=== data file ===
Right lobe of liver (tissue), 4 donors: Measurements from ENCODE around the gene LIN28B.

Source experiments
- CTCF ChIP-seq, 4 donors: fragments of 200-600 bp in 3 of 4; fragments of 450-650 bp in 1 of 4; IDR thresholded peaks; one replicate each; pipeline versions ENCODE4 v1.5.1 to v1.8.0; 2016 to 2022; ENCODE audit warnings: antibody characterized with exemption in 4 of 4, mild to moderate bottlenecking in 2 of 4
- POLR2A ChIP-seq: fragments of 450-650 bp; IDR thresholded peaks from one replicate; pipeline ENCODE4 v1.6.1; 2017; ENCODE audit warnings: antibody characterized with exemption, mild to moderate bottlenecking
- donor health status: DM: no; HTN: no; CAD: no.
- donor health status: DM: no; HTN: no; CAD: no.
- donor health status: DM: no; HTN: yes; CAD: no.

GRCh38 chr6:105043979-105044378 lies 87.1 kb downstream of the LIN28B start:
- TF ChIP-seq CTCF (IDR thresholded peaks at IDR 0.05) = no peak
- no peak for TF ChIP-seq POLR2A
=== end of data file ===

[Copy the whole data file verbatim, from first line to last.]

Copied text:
Right lobe of liver (tissue), 4 donors: Measurements from ENCODE around the gene LIN28B.

Source experiments
- CTCF ChIP-seq, 4 donors: fragments of 200-600 bp in 3 of 4; fragments of 450-650 bp in 1 of 4; IDR thresholded peaks; one replicate each; pipeline versions ENCODE4 v1.5.1 to v1.8.0; 2016 to 2022; ENCODE audit warnings: antibody characterized with exemption in 4 of 4, mild to moderate bottlenecking in 2 of 4
- POLR2A ChIP-seq: fragments of 450-650 bp; IDR thresholded peaks from one replicate; pipeline ENCODE4 v1.6.1; 2017; ENCODE audit warnings: antibody characterized with exemption, mild to moderate bottlenecking
- donor health status: DM: no; HTN: no; CAD: no.
- donor health status: DM: no; HTN: no; CAD: no.
- donor health status: DM: no; HTN: yes; CAD: no.

GRCh38 chr6:105043979-105044378 lies 87.1 kb downstream of the LIN28B start:
- TF ChIP-seq CTCF (IDR thresholded peaks at IDR 0.05) = no peak
- no peak for TF ChIP-seq POLR2A